# US Octane VS Other countries Octane Ratings

Discussion in 'Reference Materials' started by pissedoffsol, Aug 28, 2005.

1. ### pissedoffsolRETIRED

In Europe 98-octane gasoline is common and in Japan even 100-octane is readily available at the pumps, but this octane nomenclature is misleading to Americans as foreign octane ratings are derived entirely differently from our own... So, like every other measurement system it seems that everyone else uses a different scale than we do, but unlike most other instances where we have had the good sense to create different units of measure in this case we all use the same name...
Japan and Europe use a system called RON or Research Octane Number to determine the octane rating of their gasoline, while stateside we use a system called AKI or Anti-Knock Index to determine gasoline's octane rating... Interestingly, to further complicate things it would seem that our own AKI system is actually derived from the average of the RON system and another more complicated system referred to as MON or Motor Octane Number... So, to recap our methodologies for measuring gasoline's octane rating are different, but share some common elements...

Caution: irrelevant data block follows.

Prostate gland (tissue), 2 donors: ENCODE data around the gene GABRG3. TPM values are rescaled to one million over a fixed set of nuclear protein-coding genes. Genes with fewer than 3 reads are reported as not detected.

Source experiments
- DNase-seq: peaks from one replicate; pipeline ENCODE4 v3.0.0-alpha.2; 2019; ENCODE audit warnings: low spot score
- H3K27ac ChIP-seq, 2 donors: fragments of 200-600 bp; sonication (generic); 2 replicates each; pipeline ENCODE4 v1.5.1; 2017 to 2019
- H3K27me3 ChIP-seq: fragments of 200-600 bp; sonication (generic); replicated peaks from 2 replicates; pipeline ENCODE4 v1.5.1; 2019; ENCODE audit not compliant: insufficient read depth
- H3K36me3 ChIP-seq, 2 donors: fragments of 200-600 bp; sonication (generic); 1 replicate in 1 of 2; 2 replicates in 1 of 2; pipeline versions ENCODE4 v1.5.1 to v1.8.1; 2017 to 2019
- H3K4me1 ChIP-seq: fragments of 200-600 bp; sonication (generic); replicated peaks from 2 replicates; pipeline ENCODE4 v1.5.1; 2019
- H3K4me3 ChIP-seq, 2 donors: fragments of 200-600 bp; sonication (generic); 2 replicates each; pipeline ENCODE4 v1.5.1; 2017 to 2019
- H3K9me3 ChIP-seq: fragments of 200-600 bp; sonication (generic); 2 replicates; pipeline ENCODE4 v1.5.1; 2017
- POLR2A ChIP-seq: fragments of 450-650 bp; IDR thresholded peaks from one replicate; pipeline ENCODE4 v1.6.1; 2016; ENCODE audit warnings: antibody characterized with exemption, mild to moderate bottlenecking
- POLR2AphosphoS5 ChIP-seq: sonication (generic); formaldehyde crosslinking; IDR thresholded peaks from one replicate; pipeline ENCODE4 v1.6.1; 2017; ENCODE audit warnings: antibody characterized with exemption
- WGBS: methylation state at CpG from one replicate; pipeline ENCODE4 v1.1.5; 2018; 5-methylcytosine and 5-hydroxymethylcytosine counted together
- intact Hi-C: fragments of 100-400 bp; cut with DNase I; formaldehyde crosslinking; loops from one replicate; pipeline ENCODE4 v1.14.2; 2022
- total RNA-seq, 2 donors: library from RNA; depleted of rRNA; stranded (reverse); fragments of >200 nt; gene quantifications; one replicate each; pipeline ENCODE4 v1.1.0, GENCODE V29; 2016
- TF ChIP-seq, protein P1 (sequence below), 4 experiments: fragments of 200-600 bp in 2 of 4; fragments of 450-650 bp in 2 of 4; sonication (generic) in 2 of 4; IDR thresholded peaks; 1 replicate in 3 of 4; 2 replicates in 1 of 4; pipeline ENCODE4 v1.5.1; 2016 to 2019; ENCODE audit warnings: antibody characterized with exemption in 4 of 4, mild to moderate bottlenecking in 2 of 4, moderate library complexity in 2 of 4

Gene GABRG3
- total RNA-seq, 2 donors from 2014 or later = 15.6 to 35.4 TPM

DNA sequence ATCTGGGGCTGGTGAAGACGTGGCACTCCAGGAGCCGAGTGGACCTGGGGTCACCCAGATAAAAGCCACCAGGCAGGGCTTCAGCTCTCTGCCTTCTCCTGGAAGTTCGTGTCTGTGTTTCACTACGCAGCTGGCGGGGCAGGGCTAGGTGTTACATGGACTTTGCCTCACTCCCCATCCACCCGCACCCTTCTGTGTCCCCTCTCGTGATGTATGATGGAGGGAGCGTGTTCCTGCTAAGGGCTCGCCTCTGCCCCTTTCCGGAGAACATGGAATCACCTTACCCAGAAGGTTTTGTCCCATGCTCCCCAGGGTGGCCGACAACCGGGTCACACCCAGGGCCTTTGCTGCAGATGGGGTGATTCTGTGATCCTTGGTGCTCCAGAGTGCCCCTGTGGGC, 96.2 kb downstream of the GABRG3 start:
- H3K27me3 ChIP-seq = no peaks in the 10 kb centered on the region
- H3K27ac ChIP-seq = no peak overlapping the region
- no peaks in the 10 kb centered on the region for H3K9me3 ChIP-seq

So, with the commonality of RON in mind a good rule of thumb is as follows, multiply the foreign RON Octane rating by 0.95 and you will have the US AKI equivalent.

( RON Octane Rating x 0.95 = AKI Octane Rating )
98 RON Octane x 0.95 = 93.1 AKI Octane (US measure)
100 RON Octane x 0.95 = 95 AKI Octane (US measure)

So, as you can see the 93 or 94 octane fuel we are all paying an arm and a leg for is actually quite comparable to the higher octane fuels found in Europe and Japan. The people whom have to worry about low octane rating are our friends out west in places like California that are subjected to substandard 91 octane.
91 AKI Octane (US measure) = 95.5 RON Octane
Last edited by a moderator: Oct 12, 2009